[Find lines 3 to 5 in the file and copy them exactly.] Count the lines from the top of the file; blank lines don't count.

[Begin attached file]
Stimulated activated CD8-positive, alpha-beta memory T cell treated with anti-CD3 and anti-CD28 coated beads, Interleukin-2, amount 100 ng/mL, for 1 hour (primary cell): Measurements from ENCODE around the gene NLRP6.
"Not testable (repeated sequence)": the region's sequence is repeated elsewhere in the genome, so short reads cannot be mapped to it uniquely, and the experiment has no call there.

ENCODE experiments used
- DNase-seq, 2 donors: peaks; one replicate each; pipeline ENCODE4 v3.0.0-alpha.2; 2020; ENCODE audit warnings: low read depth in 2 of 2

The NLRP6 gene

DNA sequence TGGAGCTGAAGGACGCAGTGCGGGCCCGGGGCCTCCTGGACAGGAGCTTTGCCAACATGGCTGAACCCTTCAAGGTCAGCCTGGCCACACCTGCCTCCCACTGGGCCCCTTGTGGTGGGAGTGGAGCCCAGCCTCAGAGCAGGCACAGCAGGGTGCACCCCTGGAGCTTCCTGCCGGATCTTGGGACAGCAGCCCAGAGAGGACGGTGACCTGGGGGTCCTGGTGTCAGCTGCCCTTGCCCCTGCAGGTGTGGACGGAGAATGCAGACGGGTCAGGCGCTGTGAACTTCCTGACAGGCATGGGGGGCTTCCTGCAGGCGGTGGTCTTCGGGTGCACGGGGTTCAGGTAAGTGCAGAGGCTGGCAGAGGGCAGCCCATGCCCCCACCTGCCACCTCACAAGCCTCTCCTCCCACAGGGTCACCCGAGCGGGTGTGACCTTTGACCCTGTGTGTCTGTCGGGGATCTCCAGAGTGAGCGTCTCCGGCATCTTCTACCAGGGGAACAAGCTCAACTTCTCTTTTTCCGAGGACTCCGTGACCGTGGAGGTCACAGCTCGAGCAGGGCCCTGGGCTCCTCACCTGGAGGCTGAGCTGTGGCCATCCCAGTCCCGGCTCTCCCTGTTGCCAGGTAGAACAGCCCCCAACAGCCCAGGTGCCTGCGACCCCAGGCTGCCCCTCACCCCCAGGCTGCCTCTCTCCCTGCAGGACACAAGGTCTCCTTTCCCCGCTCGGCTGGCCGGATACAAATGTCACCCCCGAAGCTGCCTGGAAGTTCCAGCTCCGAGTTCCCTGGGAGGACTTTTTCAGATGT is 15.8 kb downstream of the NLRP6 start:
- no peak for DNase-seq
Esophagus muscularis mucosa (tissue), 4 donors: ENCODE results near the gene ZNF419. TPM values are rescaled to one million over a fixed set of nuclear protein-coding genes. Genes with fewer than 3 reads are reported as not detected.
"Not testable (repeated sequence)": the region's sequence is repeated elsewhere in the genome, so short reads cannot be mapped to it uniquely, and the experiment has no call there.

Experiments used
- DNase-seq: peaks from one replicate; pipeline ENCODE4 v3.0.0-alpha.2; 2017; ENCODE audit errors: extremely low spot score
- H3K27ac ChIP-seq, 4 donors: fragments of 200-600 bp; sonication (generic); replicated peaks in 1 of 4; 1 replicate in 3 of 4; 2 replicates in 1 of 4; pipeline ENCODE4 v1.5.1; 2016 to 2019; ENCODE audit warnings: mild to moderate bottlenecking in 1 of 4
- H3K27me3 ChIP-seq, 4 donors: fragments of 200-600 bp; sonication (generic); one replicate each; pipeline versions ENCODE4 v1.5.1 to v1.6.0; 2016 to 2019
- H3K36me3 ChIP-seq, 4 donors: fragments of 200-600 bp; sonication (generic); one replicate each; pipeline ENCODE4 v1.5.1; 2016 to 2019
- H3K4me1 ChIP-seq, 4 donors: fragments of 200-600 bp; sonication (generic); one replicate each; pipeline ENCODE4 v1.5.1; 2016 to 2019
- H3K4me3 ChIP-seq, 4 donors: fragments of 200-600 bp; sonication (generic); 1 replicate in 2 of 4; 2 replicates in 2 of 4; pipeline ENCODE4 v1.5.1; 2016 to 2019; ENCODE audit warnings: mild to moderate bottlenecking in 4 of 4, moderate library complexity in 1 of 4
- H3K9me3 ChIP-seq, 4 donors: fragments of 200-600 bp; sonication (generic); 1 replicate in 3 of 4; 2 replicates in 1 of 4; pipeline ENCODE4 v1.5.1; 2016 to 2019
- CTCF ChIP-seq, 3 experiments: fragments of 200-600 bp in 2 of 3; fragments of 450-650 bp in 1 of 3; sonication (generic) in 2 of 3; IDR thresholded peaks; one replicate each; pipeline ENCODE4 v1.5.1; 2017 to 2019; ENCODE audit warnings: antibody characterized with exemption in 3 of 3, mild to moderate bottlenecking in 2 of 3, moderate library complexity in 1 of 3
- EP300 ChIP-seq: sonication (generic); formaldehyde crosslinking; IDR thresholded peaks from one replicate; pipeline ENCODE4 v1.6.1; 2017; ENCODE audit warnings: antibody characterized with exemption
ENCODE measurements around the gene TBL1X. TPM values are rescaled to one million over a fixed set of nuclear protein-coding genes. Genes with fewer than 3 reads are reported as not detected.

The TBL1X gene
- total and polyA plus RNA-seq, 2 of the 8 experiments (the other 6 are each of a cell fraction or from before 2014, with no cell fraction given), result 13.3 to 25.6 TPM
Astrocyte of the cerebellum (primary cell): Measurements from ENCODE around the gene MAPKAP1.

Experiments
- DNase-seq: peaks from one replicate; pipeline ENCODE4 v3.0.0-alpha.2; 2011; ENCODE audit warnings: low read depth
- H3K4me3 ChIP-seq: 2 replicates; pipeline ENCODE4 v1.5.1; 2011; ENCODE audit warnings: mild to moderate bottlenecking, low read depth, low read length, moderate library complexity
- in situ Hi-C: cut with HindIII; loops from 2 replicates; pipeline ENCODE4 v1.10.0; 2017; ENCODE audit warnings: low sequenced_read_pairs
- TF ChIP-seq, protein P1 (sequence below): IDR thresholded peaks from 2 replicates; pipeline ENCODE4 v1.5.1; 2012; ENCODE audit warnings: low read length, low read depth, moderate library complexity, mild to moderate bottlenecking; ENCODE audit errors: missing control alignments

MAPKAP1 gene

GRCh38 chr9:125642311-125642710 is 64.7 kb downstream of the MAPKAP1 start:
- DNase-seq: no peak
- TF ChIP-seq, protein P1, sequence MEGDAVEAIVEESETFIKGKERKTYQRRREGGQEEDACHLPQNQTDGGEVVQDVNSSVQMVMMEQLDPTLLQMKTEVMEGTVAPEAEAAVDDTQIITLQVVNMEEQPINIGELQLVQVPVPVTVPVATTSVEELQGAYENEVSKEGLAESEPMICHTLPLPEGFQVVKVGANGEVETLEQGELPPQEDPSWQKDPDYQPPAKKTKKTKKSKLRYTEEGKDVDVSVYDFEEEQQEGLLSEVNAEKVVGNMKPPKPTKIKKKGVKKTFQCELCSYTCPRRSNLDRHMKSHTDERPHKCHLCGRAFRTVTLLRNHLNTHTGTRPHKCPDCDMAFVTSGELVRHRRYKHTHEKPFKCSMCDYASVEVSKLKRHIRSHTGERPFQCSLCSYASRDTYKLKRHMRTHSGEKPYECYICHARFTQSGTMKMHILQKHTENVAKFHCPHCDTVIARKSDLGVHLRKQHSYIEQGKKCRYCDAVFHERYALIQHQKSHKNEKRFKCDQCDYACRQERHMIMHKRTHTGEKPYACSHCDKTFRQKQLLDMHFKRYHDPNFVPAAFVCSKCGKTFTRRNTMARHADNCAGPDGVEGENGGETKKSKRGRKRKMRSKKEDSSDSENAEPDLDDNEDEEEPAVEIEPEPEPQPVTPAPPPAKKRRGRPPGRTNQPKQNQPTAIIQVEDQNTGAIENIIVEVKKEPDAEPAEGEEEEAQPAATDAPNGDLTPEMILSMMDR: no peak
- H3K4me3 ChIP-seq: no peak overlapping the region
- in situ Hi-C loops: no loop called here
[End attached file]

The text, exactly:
ENCODE experiments used
- DNase-seq, 2 donors: peaks; one replicate each; pipeline ENCODE4 v3.0.0-alpha.2; 2020; ENCODE audit warnings: low read depth in 2 of 2

The NLRP6 gene